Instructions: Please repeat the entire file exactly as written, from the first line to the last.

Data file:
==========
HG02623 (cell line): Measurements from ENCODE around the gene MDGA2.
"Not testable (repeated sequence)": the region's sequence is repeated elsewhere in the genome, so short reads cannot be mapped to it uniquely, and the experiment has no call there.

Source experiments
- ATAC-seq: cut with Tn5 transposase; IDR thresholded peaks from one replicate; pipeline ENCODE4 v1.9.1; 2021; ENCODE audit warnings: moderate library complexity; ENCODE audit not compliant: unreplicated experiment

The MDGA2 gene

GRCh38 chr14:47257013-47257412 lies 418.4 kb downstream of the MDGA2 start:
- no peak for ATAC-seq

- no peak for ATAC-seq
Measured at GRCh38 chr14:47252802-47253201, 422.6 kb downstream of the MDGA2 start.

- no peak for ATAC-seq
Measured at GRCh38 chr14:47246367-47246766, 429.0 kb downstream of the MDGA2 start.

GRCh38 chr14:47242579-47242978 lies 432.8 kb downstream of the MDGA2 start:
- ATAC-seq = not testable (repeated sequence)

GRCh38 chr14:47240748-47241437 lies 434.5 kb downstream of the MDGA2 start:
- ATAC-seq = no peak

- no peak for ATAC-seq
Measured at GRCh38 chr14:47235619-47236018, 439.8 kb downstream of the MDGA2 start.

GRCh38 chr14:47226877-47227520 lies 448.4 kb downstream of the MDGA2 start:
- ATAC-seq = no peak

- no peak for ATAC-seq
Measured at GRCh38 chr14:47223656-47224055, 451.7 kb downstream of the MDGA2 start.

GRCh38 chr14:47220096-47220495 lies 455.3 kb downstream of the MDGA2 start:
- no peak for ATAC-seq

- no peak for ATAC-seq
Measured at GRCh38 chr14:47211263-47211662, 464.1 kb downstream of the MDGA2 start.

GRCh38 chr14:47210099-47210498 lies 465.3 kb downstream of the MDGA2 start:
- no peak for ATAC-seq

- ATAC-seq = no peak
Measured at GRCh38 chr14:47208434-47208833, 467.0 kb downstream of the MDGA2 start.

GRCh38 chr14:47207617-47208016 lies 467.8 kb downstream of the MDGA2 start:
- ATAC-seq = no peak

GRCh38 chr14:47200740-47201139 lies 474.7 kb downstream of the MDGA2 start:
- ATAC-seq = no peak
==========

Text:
HG02623 (cell line): Measurements from ENCODE around the gene MDGA2.
"Not testable (repeated sequence)": the region's sequence is repeated elsewhere in the genome, so short reads cannot be mapped to it uniquely, and the experiment has no call there.

Source experiments
- ATAC-seq: cut with Tn5 transposase; IDR thresholded peaks from one replicate; pipeline ENCODE4 v1.9.1; 2021; ENCODE audit warnings: moderate library complexity; ENCODE audit not compliant: unreplicated experiment

The MDGA2 gene

GRCh38 chr14:47257013-47257412 lies 418.4 kb downstream of the MDGA2 start:
- no peak for ATAC-seq

- no peak for ATAC-seq
Measured at GRCh38 chr14:47252802-47253201, 422.6 kb downstream of the MDGA2 start.

- no peak for ATAC-seq
Measured at GRCh38 chr14:47246367-47246766, 429.0 kb downstream of the MDGA2 start.

GRCh38 chr14:47242579-47242978 lies 432.8 kb downstream of the MDGA2 start:
- ATAC-seq = not testable (repeated sequence)

GRCh38 chr14:47240748-47241437 lies 434.5 kb downstream of the MDGA2 start:
- ATAC-seq = no peak

- no peak for ATAC-seq
Measured at GRCh38 chr14:47235619-47236018, 439.8 kb downstream of the MDGA2 start.

GRCh38 chr14:47226877-47227520 lies 448.4 kb downstream of the MDGA2 start:
- ATAC-seq = no peak

- no peak for ATAC-seq
Measured at GRCh38 chr14:47223656-47224055, 451.7 kb downstream of the MDGA2 start.

GRCh38 chr14:47220096-47220495 lies 455.3 kb downstream of the MDGA2 start:
- no peak for ATAC-seq

- no peak for ATAC-seq
Measured at GRCh38 chr14:47211263-47211662, 464.1 kb downstream of the MDGA2 start.

GRCh38 chr14:47210099-47210498 lies 465.3 kb downstream of the MDGA2 start:
- no peak for ATAC-seq

- ATAC-seq = no peak
Measured at GRCh38 chr14:47208434-47208833, 467.0 kb downstream of the MDGA2 start.

GRCh38 chr14:47207617-47208016 lies 467.8 kb downstream of the MDGA2 start:
- ATAC-seq = no peak

GRCh38 chr14:47200740-47201139 lies 474.7 kb downstream of the MDGA2 start:
- ATAC-seq = no peak